JasonB28/09/2021 10:39:43
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I think the latest "secret weapon" is a step backwards, only having one turn of the helix will just cut a "V" shaped notch unlike the tap which will take a little off the gear teeth above and below giving a facetted curve to the teeth so you end up with an even less usable gear.no

brian jones 1130/09/2021 15:44:10
347 forum posts
62 photos

m24tool.jpg

m24gear.jpg

well this board crashed and dumped my text

so I will write it up another time

suffice to say this is the result of an M24 screwed rod piece with 6 slots milled in sides to make proper cutting edges

i used a 3mm carbide end mill, it lost its edge after 6 slots ie 3 inches - is that normal for MS?

Once set up it only took 5 mins to make a gear

45mm OD 3mmCP 47 teeth

I made two mesh ok

btw

the spiral flute tap wont work cos the flute in big ca 9mm and a 6mm blank gets orphaned and loses registration

bin that

My secrete weapon worked but only gave me 2.1mm CP

it was made from a spring washer

the largest in 30mm but would need lots of eng to hold it properly and i havent got a TIG welder - shelved

I can get an M24 HT bolt gr 8.8 but would probably have to grind the slots accurately somehow using a jig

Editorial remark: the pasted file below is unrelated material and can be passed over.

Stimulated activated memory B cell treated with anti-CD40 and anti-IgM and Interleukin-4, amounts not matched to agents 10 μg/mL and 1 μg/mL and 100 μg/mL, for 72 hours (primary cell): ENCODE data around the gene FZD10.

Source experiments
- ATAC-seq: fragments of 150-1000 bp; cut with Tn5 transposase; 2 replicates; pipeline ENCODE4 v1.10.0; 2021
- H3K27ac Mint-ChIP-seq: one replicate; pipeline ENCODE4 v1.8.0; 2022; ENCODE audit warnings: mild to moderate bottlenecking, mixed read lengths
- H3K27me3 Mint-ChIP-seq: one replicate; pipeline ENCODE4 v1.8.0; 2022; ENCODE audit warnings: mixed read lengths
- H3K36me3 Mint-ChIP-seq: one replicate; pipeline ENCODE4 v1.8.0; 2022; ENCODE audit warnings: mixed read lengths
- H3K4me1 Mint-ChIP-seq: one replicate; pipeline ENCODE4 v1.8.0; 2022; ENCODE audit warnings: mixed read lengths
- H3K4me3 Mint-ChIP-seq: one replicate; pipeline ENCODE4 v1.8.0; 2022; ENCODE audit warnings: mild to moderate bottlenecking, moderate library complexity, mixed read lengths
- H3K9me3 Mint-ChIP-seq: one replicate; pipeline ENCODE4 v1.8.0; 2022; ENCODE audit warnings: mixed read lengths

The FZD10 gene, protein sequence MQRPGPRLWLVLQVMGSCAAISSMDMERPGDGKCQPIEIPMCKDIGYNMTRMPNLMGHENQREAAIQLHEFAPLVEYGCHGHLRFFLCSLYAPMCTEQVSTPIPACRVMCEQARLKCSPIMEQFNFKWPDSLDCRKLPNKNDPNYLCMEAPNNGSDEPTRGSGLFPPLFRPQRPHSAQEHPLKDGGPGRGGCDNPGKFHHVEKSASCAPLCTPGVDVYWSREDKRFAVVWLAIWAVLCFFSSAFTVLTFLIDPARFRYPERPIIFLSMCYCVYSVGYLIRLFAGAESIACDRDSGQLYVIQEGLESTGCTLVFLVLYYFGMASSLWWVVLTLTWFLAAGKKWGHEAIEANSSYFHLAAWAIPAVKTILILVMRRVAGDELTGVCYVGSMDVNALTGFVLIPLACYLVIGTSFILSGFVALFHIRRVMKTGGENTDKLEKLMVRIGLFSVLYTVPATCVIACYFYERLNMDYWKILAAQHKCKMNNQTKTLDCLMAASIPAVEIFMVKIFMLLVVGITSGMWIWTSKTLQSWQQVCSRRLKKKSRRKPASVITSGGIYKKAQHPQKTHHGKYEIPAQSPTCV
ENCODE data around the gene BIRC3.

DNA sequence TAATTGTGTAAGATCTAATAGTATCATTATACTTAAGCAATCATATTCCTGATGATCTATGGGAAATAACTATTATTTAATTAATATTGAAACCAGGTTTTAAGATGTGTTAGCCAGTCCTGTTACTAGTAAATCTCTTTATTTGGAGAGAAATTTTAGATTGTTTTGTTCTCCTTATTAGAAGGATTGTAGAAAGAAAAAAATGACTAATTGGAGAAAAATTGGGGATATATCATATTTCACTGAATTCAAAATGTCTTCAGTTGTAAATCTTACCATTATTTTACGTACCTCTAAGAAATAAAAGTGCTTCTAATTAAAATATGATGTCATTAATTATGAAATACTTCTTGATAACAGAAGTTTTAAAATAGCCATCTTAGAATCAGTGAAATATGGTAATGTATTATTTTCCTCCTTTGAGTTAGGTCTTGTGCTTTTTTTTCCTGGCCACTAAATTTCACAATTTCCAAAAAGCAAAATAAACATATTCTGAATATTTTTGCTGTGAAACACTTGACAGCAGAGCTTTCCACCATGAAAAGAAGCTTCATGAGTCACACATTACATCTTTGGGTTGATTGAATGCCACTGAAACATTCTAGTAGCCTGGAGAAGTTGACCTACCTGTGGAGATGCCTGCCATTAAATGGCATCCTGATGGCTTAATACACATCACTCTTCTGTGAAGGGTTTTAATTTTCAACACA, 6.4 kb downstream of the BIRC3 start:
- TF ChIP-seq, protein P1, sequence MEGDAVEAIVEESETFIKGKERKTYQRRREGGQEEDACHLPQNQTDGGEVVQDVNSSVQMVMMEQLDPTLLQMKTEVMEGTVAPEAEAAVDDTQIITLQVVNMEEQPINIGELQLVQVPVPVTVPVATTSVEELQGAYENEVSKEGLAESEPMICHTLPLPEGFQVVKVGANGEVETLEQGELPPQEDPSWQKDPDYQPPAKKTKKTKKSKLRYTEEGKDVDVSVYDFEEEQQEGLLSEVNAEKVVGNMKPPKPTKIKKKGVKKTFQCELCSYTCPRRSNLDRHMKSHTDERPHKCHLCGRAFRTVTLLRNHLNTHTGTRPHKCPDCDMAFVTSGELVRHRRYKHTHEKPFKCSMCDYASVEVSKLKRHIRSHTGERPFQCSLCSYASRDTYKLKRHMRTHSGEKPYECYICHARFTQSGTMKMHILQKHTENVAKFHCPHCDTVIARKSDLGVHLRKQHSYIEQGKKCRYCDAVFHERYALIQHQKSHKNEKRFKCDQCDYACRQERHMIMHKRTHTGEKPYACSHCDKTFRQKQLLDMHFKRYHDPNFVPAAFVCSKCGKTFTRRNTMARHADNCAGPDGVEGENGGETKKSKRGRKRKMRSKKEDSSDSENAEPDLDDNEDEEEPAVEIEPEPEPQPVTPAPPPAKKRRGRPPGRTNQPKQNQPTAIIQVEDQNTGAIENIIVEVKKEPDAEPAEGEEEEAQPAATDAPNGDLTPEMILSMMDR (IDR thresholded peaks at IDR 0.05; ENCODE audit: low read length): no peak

Can gr 8.8 be turned with a carbide tool on Maureen?

Nicholas Wheeler 130/09/2021 19:00:21
823 forum posts
59 photos

Brian's quick and simplified method seems to take a lot more time and effort for lousy results than spending a few minutes working out what is needed using the traditional maths and straightforward equipment. Or have I missed something in all the noise?

brian jones 1130/09/2021 19:26:09
347 forum posts
62 photos

Well yes you have indeed

You see to make a gear by conventional methods requires expensive special equipment

a) Using a universal dividing head (£250 plus set of gear cutters £125) and all morning to set up and cut a gear

b) Using a hobbing attachment need a geared universal head linked to spindle rotation £££££

c)Using a gear shape DIY type as per the Eureka design - see YT

d) Using stepper motor etc all experimental

e) CNC mega bucks

f) 3D printed - proper Prusa machine is £550 plus a year getting learning to use the machine squirting plastic thread and then taking all morning to squirt one gear - look at the example above by NW

My method has its faults as amply pointed out in a loud chorus of disapproval and its not for gear snobs - only for light duty on non ferrous mtl but it involves a mill, a large bolt with 6 suitably ground axial slots (work in progress), a mandrel to mount the gear blank and you make a gear in 5mins

It has its limitations which I am trying to address but it makes useful gears for modellers and for light duty

BTW making a proper gear is eye-wateringly complex as I have discovered on this board.

So thats the mission - gears for dummies who dont need horological perfection, maybe kids toys, robots, automatons, RC stuff, experimental stuff etc

WaM